$\textbf{(A)}\ 10\qquad\textbf{(B)}\ 12\qquad\textbf{(C)}\ 16\qquad\textbf{(D)}\ 18\qquad\textbf{(E)}\ 24$


Problem 11

Business is a little slow at Lou's Fine Shoes, so Lou decides to have a sale. On Friday, Lou increases all of Thursday's prices by 10%. Over the weekend, Lou advertises the sale: "Ten percent off the listed price. Sale starts Monday." How much does a pair of shoes cost on Monday that cost 40 dollars on Thursday?

$\textbf{(A)}\ 36\qquad\textbf{(B)}\ 39.60\qquad\textbf{(C)}\ 40\qquad\textbf{(D)}\ 40.40\qquad\textbf{(E)}\ 44$


Problem 12

When a fair six-sided die is tossed on a table top, the bottom face cannot be seen. What is the probability that the product of the numbers on the five faces that can be seen is divisible by 6?

$\textbf{(A)}\ \frac{1}{3}\qquad\textbf{(B)}\ \frac{1}{2}\qquad\textbf{(C)}\ \frac{2}{3}\qquad\textbf{(D)}\ \frac{5}{6}\qquad\textbf{(E)}\ 1$


Problem 13

Fourteen white cubes are put together to form the figure on the right. The complete surface of the figure, including the bottom, is painted red. The figure is then separated into individual cubes. How many of the individual cubes have exactly four red faces?

[asy] import three; defaultpen(linewidth(0.8)); real r=0.5; currentprojection=orthographic(3/4,8/15,7/15); draw(unitcube, white, thick(), nolight); draw(shift(1,0,0)*unitcube, white, thick(), nolight); draw(shift(2,0,0)*unitcube, white, thick(), nolight); draw(shift(0,0,1)*unitcube, white, thick(), nolight); draw(shift(2,0,1)*unitcube, white, thick(), nolight); draw(shift(0,1,0)*unitcube, white, thick(), nolight); draw(shift(2,1,0)*unitcube, white, thick(), nolight); draw(shift(0,2,0)*unitcube, white, thick(), nolight); draw(shift(2,2,0)*unitcube, white, thick(), nolight); draw(shift(0,3,0)*unitcube, white, thick(), nolight); draw(shift(0,3,1)*unitcube, white, thick(), nolight); draw(shift(1,3,0)*unitcube, white, thick(), nolight); draw(shift(2,3,0)*unitcube, white, thick(), nolight); draw(shift(2,3,1)*unitcube, white, thick(), nolight);[/asy]

$\textbf{(A)}\ 4\qquad\textbf{(B)}\ 6\qquad\textbf{(C)}\ 8\qquad\textbf{(D)}\ 10\qquad\textbf{(E)}\ 12$


Problem 14

In this addition problem, each letter stands for a different digit.

$\setlength{\tabcolsep}{0.5mm}\begin{array}{cccc}&T & W & O\\ + &T & W & O\\ \hline F& O & U & R\end{array}$

If $T = 7$ and the letter $O$ represents an even number, what is the only possible value for $W$?

$\textbf{(A)}\ 0 \qquad \textbf{(B)}\ 1 \qquad \textbf{(C)}\ 2\qquad \textbf{(D)}\ 3\qquad \textbf{(E)}\ 4$


Problem 15

A figure is constructed from unit cubes. Each cube shares at least one face with another cube. What is the minimum number of cubes needed to build a figure with the front and side views shown?

[asy] defaultpen(linewidth(0.8)); path p=unitsquare; draw(p^^shift(0,1)*p^^shift(1,0)*p); draw(shift(4,0)*p^^shift(5,0)*p^^shift(5,1)*p); label("FRONT", (1,0), S); label("SIDE", (5,0), S);[/asy]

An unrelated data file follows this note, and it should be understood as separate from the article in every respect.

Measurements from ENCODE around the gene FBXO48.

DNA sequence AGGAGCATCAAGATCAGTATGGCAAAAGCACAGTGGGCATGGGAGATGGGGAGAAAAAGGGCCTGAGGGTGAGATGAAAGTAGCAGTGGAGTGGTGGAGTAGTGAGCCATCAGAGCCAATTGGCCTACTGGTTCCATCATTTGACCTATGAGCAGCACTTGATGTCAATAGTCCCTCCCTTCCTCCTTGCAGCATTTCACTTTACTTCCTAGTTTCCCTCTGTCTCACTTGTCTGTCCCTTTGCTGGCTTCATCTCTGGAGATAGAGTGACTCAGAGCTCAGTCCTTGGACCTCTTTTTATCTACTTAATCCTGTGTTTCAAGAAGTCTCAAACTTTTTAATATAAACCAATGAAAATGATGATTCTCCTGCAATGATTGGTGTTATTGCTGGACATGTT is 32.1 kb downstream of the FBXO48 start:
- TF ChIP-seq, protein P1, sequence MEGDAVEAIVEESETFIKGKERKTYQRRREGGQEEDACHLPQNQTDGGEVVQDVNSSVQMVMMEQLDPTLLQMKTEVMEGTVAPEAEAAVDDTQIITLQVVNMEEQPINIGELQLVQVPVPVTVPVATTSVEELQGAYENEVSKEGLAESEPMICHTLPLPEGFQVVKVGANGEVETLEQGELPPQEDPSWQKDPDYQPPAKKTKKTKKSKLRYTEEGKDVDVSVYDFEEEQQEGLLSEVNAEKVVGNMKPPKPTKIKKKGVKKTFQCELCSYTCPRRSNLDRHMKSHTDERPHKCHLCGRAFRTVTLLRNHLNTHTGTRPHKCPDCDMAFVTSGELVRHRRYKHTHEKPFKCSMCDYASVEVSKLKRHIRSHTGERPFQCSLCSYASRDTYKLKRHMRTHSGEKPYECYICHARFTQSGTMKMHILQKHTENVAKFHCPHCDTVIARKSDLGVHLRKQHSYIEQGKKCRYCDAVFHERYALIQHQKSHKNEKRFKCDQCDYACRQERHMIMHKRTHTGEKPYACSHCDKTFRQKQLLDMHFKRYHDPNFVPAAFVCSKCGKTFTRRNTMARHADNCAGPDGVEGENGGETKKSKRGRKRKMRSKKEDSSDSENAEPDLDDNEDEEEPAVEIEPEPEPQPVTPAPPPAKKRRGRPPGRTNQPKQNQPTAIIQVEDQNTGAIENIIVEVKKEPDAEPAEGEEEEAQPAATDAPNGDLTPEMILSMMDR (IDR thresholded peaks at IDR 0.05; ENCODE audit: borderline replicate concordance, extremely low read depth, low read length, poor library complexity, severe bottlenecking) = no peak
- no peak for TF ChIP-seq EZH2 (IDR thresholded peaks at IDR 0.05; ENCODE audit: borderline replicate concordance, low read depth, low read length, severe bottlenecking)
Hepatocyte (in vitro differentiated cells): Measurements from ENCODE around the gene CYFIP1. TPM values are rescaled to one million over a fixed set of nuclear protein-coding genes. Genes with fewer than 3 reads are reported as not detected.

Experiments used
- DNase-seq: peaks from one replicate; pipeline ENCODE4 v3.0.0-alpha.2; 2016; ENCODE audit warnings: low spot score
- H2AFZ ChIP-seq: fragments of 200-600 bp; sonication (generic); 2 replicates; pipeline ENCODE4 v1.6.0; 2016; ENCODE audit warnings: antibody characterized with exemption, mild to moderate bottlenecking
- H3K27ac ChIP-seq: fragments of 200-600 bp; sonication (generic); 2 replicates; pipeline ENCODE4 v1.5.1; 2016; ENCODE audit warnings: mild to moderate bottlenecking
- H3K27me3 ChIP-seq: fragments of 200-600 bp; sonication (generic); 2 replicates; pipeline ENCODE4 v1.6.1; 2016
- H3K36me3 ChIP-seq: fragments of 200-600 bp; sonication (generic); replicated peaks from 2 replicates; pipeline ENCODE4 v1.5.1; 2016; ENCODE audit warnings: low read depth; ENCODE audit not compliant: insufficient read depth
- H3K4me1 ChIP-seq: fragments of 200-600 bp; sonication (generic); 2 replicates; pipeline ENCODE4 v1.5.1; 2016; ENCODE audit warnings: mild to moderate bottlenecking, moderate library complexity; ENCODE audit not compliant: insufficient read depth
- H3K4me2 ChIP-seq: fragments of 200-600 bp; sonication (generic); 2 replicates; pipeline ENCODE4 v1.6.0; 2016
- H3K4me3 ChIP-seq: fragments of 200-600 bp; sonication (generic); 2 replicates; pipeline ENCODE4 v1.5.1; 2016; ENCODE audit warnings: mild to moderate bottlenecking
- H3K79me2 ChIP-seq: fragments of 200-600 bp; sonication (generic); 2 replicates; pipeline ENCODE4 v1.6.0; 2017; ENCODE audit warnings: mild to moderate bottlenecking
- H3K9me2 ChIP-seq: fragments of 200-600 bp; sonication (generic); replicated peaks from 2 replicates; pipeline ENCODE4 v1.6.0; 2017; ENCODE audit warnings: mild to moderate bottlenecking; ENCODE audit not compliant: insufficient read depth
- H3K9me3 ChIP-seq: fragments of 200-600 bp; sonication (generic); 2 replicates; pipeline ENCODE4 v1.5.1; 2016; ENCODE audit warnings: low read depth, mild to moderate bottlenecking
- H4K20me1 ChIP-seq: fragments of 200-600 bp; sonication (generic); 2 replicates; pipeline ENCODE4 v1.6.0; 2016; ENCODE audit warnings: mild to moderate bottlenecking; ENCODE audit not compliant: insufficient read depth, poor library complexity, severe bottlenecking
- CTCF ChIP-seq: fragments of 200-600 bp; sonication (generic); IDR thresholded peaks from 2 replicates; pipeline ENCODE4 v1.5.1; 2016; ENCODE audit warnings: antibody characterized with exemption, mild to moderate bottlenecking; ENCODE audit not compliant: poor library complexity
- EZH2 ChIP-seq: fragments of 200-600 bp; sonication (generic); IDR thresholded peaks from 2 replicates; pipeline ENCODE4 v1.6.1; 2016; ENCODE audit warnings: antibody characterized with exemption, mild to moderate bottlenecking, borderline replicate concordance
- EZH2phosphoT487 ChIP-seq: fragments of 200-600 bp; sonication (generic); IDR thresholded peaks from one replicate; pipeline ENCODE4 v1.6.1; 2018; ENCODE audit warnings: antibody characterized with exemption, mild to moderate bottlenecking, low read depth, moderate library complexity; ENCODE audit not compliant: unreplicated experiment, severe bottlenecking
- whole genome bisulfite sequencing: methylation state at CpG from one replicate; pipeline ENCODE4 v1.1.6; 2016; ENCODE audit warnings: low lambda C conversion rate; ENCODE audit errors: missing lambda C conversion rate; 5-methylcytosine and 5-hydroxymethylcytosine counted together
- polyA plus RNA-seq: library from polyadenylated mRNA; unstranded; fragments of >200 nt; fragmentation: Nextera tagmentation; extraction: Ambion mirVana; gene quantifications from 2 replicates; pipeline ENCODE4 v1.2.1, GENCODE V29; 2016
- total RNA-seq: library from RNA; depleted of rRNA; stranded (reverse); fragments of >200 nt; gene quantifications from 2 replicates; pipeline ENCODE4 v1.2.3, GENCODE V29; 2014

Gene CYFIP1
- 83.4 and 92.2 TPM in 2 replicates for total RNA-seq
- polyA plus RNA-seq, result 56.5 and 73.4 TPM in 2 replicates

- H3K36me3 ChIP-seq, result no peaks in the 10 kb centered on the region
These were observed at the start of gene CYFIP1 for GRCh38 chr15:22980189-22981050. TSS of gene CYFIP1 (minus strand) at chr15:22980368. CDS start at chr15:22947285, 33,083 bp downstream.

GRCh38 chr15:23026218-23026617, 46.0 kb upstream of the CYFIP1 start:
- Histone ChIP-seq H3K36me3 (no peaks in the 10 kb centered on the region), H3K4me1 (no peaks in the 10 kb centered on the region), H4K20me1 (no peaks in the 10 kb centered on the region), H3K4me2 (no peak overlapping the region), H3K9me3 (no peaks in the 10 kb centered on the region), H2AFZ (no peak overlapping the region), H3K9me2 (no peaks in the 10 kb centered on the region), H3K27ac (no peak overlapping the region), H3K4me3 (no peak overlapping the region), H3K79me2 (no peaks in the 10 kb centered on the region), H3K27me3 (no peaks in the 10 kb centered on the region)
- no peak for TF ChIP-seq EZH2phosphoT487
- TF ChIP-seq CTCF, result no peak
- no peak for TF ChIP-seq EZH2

$\textbf{(A)}\ 3\qquad\textbf{(B)}\ 4\qquad\textbf{(C)}\ 5\qquad\textbf{(D)}\ 6\qquad\textbf{(E)}\ 7$


Problem 16

Ali, Bonnie, Carlo, and Dianna are going to drive together to a nearby theme park. The car they are using has 4 seats: 1 driver's seat, 1 front passenger seat, and 2 back passenger seats. Bonnie and Carlo are the only ones who know how to drive the car. How many possible seating arrangements are there?

$\textbf{(A)}\ 2 \qquad \textbf{(B)}\ 4 \qquad \textbf{(C)}\ 6 \qquad \textbf{(D)}\ 12 \qquad \textbf{(E)}\ 24$


Problem 17

The six children listed below are from two families of three siblings each. Each child has blue or brown eyes and black or blond hair. Children from the same family have at least one of these characteristics in common. Which two children are Jim's siblings?

\[\begin{array}{c|c|c}\text{Child}&\text{Eye Color}&\text{Hair Color}\\ \hline\text{Benjamin}&\text{Blue}&\text{Black}\\ \hline\text{Jim}&\text{Brown}&\text{Blonde}\\ \hline\text{Nadeen}&\text{Brown}&\text{Black}\\ \hline\text{Austin}&\text{Blue}&\text{Blonde}\\ \hline\text{Tevyn}&\text{Blue}&\text{Black}\\ \hline\text{Sue}&\text{Blue}&\text{Blonde}\\ \hline\end{array}\]

$\textbf{(A)}\ \text{Nadeen and Austin}\qquad\textbf{(B)}\ \text{Benjamin and Sue}\qquad\textbf{(C)}\ \text{Benjamin and Austin}\qquad\textbf{(D)}\ \text{Nadeen and Tevyn}$

$\textbf{(E)}\ \text{Austin and Sue}$


Problem 18

Each of the twenty dots on the graph below represents one of Sarah's classmates. Classmates who are friends are connected with a line segment. For her birthday party, Sarah is inviting only the following: all of her friends and all of those classmates who are friends with at least one of her friends. How many classmates will not be invited to Sarah's party? [asy]/* AMC8 2003 #18 Problem */ pair a=(102,256), b=(68,131), c=(162,101), d=(134,150); pair e=(269,105), f=(359,104), g=(303,12), h=(579,211); pair i=(534, 342), j=(442,432), k=(374,484), l=(278,501); pair m=(282,411), n=(147,451), o=(103,437), p=(31,373); pair q=(419,175), r=(462,209), s=(477,288), t=(443,358); pair oval=(282,303); draw(l--m--n--cycle); draw(p--oval); draw(o--oval); draw(b--d--oval); draw(c--d--e--oval); draw(e--f--g--h--i--j--oval); draw(k--oval); draw(q--oval); draw(s--oval); draw(r--s--t--oval); dot(a); dot(b); dot(c); dot(d); dot(e); dot(f); dot(g); dot(h); dot(i); dot(j); dot(k); dot(l); dot(m); dot(n); dot(o); dot(p); dot(q); dot(r); dot(s); dot(t); filldraw(yscale(.5)*Circle((282,606),80),white,black); label(scale(0.75)*"Sarah", oval);[/asy]